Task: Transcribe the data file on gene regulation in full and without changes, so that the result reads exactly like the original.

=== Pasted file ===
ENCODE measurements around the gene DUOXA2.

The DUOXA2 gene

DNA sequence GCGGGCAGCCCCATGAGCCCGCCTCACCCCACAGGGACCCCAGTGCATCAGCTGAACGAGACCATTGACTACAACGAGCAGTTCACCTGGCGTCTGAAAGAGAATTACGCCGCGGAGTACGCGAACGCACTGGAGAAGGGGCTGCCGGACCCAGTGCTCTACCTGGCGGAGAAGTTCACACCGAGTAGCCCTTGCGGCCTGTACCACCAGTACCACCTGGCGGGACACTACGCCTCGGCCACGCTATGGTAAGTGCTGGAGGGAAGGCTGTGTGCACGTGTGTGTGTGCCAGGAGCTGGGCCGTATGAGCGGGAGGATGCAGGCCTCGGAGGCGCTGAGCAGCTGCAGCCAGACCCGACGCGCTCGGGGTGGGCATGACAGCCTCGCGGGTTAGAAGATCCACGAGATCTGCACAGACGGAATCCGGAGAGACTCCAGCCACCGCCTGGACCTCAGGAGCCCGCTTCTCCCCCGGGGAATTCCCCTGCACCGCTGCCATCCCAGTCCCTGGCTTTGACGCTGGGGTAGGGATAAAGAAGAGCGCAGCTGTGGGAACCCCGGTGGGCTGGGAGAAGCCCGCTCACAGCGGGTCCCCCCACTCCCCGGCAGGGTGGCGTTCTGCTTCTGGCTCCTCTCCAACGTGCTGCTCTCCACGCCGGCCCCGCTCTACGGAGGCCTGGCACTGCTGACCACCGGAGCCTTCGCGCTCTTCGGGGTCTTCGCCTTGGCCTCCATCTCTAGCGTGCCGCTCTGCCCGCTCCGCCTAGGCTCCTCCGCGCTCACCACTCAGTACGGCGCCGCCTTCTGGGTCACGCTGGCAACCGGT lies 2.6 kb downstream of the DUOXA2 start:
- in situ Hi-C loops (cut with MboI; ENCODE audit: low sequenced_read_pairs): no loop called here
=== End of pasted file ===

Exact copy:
ENCODE measurements around the gene DUOXA2.

The DUOXA2 gene

DNA sequence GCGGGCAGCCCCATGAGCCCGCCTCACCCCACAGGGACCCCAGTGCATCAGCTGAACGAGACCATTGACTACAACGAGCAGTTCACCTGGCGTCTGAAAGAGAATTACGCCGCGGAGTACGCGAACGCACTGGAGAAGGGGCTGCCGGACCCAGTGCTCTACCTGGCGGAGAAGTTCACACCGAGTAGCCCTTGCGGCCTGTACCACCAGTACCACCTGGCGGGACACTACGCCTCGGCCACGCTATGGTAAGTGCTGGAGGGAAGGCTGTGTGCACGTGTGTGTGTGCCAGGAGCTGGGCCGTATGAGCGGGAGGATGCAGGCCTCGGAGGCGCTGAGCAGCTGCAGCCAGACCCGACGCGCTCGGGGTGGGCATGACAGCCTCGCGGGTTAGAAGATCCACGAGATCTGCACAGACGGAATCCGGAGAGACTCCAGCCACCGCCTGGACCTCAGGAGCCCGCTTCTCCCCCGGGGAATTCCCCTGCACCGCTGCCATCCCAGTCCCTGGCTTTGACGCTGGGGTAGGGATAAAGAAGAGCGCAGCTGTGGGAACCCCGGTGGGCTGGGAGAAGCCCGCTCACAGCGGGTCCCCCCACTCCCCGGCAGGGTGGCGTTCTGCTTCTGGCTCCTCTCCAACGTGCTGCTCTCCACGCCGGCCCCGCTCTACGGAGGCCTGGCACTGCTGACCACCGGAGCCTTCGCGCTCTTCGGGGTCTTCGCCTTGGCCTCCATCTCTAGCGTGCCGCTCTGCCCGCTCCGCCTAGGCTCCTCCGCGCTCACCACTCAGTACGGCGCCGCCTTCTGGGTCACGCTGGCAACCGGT lies 2.6 kb downstream of the DUOXA2 start:
- in situ Hi-C loops (cut with MboI; ENCODE audit: low sequenced_read_pairs): no loop called here